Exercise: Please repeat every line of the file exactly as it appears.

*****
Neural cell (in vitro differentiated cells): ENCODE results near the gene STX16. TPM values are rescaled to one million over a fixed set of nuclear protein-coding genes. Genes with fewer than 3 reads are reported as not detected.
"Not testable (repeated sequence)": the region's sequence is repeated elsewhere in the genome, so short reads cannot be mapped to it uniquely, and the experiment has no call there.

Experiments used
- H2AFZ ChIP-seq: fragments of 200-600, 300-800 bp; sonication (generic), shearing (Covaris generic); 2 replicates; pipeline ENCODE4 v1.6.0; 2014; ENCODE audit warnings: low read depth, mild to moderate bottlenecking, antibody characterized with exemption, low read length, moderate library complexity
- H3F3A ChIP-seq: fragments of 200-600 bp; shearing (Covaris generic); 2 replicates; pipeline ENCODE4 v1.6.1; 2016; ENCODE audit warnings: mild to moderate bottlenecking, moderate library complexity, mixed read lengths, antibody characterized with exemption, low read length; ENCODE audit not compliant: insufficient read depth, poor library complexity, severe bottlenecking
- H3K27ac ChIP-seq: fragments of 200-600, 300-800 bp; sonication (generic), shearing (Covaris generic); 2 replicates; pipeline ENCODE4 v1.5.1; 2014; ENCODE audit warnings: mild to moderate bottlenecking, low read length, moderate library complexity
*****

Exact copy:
Neural cell (in vitro differentiated cells): ENCODE results near the gene STX16. TPM values are rescaled to one million over a fixed set of nuclear protein-coding genes. Genes with fewer than 3 reads are reported as not detected.
"Not testable (repeated sequence)": the region's sequence is repeated elsewhere in the genome, so short reads cannot be mapped to it uniquely, and the experiment has no call there.

Experiments used
- H2AFZ ChIP-seq: fragments of 200-600, 300-800 bp; sonication (generic), shearing (Covaris generic); 2 replicates; pipeline ENCODE4 v1.6.0; 2014; ENCODE audit warnings: low read depth, mild to moderate bottlenecking, antibody characterized with exemption, low read length, moderate library complexity
- H3F3A ChIP-seq: fragments of 200-600 bp; shearing (Covaris generic); 2 replicates; pipeline ENCODE4 v1.6.1; 2016; ENCODE audit warnings: mild to moderate bottlenecking, moderate library complexity, mixed read lengths, antibody characterized with exemption, low read length; ENCODE audit not compliant: insufficient read depth, poor library complexity, severe bottlenecking
- H3K27ac ChIP-seq: fragments of 200-600, 300-800 bp; sonication (generic), shearing (Covaris generic); 2 replicates; pipeline ENCODE4 v1.5.1; 2014; ENCODE audit warnings: mild to moderate bottlenecking, low read length, moderate library complexity